Child care must be a public service and not a market choice, says an economist with the University of Toronto's management studies program.
For the market to work, consumers need to be able to easily judge quality and use their purchasing power accordingly, Gord Cleveland told 650 delegates at a national child-care conference yesterday.
However, when it comes to child care, quality is not easy for parents to see because most of the care and learning goes on when mothers and fathers aren't there, he said.
"And if you don't have good quality child care, you don't have anything," he said in a presentation that was crafted as a letter to federal Social Development Minister Ken Dryden.
Dryden, who opened the conference Friday and attended sessions yesterday, has been charged with delivering on the Liberal government's pledge to commit $5 billion over five years to begin building a national system of early learning and child care, based on the principles of quality, universality, accessibility and developmental enrichment.
A meeting between Dryden and his provincial and territorial counterparts earlier this month resulted in a general agreement on Ottawa's four principles as a basis to move forward. They are scheduled to meet again in January to finalize a plan in time for the Liberals to commit $1 billion in their February budget.
Cleveland said it's important for Dryden and the ministers to get the goals right at the outset. And one of those goals should be to create a public system in which public money funds non-profit services available to all children instead of funding subsidies for parents or commercial centres, he said.
While most private child care in Canada today consists of "little mom and pop centres" that don't look much different from community-run operations, Cleveland warned that when governments start pumping billions of dollars into a national system, large corporate enterprises will spring up, as has happened in the United States and Australia.
"They will have an incredibly poisonous effect on the evolution of child care over time and the public will lose control over how much quality we want," he warned, adding that numerous studies have shown quality tends to be better in non-profit operations.
Earlier this month, Dryden said Ottawa's definition of universal child care does not mean it will be free. Cleveland agrees, saying parents should be expected to pay about 20 per cent of the cost, or about $7 a day, as is the case in Quebec. In Europe, where most countries have early learning and care systems, parents pay between 10 per cent and 30 per cent of the cost, he noted.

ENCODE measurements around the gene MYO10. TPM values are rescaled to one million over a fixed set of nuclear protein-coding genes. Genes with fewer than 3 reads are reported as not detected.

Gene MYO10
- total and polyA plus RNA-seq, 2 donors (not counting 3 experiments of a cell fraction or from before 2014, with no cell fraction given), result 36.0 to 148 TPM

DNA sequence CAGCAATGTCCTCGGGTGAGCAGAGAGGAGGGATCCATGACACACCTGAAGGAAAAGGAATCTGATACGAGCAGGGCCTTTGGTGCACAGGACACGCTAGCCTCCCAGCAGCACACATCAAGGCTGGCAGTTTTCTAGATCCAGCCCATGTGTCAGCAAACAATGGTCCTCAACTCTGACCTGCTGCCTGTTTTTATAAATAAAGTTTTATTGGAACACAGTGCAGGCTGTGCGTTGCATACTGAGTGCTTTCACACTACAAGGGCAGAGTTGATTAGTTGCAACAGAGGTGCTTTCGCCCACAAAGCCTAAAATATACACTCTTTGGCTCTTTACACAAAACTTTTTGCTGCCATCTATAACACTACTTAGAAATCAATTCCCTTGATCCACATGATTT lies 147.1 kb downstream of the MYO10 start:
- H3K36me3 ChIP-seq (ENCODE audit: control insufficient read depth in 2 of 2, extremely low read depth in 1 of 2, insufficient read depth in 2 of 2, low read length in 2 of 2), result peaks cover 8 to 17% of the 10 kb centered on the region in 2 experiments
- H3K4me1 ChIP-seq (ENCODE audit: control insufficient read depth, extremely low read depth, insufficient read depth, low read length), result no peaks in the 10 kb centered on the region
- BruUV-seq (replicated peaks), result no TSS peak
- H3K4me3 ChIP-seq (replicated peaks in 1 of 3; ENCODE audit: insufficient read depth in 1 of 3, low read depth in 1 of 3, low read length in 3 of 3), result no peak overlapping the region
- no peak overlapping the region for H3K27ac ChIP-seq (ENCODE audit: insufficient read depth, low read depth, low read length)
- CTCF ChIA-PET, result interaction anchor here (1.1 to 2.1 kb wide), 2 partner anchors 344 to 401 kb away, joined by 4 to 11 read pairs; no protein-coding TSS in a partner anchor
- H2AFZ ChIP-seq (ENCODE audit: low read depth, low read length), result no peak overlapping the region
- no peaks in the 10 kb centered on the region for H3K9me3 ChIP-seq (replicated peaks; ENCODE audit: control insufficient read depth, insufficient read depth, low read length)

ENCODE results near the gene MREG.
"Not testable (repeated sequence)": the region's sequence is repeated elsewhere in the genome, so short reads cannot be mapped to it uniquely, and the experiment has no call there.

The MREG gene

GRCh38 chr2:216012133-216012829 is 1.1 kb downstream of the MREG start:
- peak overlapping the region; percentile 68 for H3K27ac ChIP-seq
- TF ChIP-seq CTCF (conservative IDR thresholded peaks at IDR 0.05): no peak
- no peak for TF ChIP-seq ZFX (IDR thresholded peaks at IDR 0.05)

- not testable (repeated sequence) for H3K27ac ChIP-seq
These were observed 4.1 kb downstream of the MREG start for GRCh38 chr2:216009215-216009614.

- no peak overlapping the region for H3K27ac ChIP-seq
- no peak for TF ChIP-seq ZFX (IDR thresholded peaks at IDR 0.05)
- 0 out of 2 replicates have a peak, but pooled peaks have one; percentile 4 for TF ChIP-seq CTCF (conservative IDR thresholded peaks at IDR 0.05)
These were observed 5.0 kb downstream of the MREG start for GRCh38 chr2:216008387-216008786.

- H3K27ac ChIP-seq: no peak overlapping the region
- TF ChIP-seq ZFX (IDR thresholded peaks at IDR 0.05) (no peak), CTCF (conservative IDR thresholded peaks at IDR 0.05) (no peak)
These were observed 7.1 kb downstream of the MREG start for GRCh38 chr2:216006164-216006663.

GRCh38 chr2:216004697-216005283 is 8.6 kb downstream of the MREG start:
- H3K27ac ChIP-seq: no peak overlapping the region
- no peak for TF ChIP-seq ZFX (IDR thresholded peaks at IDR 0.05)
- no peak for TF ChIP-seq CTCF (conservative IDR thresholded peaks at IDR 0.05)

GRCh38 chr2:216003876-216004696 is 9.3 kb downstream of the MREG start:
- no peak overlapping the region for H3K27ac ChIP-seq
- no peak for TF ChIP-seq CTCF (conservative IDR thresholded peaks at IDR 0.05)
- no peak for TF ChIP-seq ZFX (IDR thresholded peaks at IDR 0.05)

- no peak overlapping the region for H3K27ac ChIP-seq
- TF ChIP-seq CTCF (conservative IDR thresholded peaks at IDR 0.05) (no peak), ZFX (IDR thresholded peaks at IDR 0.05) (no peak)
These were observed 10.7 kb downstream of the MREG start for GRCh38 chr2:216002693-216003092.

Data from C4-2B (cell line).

Parental fees are important because they reduce the public's cost, are fair to those who don't use the system, and give parents a stake in their children's care, he added.
It is estimated Ottawa would have to spend roughly $10 billion a year in today's dollars to fund a high-quality system that is accessible to all children. Since Ottawa is starting with just a tenth of that amount, Cleveland urged Dryden to begin with 4- and 5-year-olds so that services quickly become universal.
"Start with something that gives parents the promise of a coming system," he said. As with Quebec, which also began with older children first, the public will make it impossible to slow down or turn back, he said.
In an interview yesterday, Dryden said he has thought about the value of focusing the first federal money on 4- and 5-year-olds, who in many provinces are already enrolled in kindergarten programs funded through the education system, but he's not convinced Ottawa should be so specific.
As for the question of commercial versus non-profit delivery for child care, Dryden told reporters Friday it's still up for discussion with the provinces.
But just like education and health care, which were initially provided by a range of operators before becoming public systems, child care, which is delivered in many provinces through commercial centres, must be allowed to evolve, he said.
However, a legal opinion sponsored by the Canadian Union of Public Employees released Friday suggests that the North American Free Trade Agreement and other foreign trade deals signed since public education and health care were established could tie Ottawa's hands in the future if it allows public funding to go to commercial child-care operators.
Without negotiating specific new arrangements under these trade deals, governments would not be able to limit investment by foreign child-care companies attracted to Canada by increased public funding, warned Steven Shrybman, a lawyer with Sack Goldblatt Mitchell.
"Creating a system that allows commercial child-care companies to acquire a significant stake in the system represents high-risk behaviour that significantly increases exposure to trade companies and foreign investor claims," he wrote. Dryden said he has thought about the issue, but he hasn't yet read the legal opinion.